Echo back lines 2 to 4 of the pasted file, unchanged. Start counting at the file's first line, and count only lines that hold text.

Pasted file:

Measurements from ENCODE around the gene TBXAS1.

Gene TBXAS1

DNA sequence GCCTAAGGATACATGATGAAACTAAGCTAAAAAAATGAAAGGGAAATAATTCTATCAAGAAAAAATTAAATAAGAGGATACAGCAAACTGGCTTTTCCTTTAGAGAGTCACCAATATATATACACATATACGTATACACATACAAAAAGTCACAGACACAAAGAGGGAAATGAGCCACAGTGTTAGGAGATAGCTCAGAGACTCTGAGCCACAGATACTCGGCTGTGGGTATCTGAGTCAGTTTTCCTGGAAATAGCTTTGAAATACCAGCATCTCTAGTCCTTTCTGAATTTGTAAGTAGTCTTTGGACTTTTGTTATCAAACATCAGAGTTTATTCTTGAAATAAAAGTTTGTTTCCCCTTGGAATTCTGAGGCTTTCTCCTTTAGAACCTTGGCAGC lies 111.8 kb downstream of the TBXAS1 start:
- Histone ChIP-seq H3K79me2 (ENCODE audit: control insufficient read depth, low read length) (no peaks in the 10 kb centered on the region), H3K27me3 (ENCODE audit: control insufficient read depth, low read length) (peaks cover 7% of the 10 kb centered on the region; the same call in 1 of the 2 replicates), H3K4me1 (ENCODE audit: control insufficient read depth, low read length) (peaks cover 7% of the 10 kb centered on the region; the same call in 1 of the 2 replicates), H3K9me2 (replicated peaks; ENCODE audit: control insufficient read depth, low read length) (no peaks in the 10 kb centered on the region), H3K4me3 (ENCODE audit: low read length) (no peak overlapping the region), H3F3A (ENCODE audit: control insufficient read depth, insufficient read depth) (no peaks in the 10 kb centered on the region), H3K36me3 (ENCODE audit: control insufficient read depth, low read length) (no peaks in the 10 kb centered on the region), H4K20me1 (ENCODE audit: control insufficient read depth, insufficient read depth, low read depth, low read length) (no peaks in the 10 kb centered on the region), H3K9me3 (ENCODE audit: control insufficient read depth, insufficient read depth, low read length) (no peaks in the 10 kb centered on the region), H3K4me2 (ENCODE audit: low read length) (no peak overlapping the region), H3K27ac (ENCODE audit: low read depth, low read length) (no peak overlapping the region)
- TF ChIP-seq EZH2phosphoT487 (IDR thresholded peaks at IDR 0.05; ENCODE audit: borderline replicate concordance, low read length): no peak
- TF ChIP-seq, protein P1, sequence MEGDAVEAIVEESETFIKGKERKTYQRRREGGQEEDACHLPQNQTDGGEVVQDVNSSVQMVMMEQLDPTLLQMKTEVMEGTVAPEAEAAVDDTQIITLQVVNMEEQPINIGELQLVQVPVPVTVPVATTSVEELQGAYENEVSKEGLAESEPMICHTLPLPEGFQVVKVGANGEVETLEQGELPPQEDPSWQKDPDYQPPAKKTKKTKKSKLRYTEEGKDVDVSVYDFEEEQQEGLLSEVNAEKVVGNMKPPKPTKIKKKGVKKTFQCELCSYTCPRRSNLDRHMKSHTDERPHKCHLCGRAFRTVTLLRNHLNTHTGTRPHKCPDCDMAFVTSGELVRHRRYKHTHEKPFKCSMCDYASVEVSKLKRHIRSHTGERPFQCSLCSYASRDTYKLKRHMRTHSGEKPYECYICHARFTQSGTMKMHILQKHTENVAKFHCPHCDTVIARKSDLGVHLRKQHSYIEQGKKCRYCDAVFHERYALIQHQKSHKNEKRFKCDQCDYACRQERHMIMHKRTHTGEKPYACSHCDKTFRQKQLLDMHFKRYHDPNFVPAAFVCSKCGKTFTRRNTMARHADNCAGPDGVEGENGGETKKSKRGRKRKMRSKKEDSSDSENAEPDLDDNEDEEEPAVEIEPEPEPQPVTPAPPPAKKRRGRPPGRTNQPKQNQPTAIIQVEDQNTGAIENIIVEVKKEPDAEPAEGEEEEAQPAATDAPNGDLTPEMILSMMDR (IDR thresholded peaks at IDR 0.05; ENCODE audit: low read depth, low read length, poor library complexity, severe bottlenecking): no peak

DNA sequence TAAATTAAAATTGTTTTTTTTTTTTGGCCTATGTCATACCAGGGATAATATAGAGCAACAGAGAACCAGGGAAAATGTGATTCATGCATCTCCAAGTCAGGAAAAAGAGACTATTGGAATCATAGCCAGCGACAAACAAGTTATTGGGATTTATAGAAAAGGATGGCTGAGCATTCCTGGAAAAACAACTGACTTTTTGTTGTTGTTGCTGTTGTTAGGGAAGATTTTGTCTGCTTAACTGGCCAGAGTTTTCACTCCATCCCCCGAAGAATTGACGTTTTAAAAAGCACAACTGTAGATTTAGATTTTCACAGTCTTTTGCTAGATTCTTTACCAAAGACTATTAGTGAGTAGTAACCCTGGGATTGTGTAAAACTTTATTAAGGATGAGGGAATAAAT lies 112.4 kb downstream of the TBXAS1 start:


Gene TBXAS1

DNA sequence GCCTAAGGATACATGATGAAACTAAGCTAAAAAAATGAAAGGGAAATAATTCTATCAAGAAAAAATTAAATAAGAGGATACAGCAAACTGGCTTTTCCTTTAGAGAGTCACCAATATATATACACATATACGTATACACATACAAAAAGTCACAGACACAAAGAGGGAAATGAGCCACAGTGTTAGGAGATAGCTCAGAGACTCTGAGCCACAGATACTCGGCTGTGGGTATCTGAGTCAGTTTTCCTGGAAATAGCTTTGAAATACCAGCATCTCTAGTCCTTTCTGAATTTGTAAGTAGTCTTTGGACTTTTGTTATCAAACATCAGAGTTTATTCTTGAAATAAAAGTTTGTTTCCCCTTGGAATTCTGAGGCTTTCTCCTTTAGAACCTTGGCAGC lies 111.8 kb downstream of the TBXAS1 start:
- Histone ChIP-seq H3K79me2 (ENCODE audit: control insufficient read depth, low read length) (no peaks in the 10 kb centered on the region), H3K27me3 (ENCODE audit: control insufficient read depth, low read length) (peaks cover 7% of the 10 kb centered on the region; the same call in 1 of the 2 replicates), H3K4me1 (ENCODE audit: control insufficient read depth, low read length) (peaks cover 7% of the 10 kb centered on the region; the same call in 1 of the 2 replicates), H3K9me2 (replicated peaks; ENCODE audit: control insufficient read depth, low read length) (no peaks in the 10 kb centered on the region), H3K4me3 (ENCODE audit: low read length) (no peak overlapping the region), H3F3A (ENCODE audit: control insufficient read depth, insufficient read depth) (no peaks in the 10 kb centered on the region), H3K36me3 (ENCODE audit: control insufficient read depth, low read length) (no peaks in the 10 kb centered on the region), H4K20me1 (ENCODE audit: control insufficient read depth, insufficient read depth, low read depth, low read length) (no peaks in the 10 kb centered on the region), H3K9me3 (ENCODE audit: control insufficient read depth, insufficient read depth, low read length) (no peaks in the 10 kb centered on the region), H3K4me2 (ENCODE audit: low read length) (no peak overlapping the region), H3K27ac (ENCODE audit: low read depth, low read length) (no peak overlapping the region)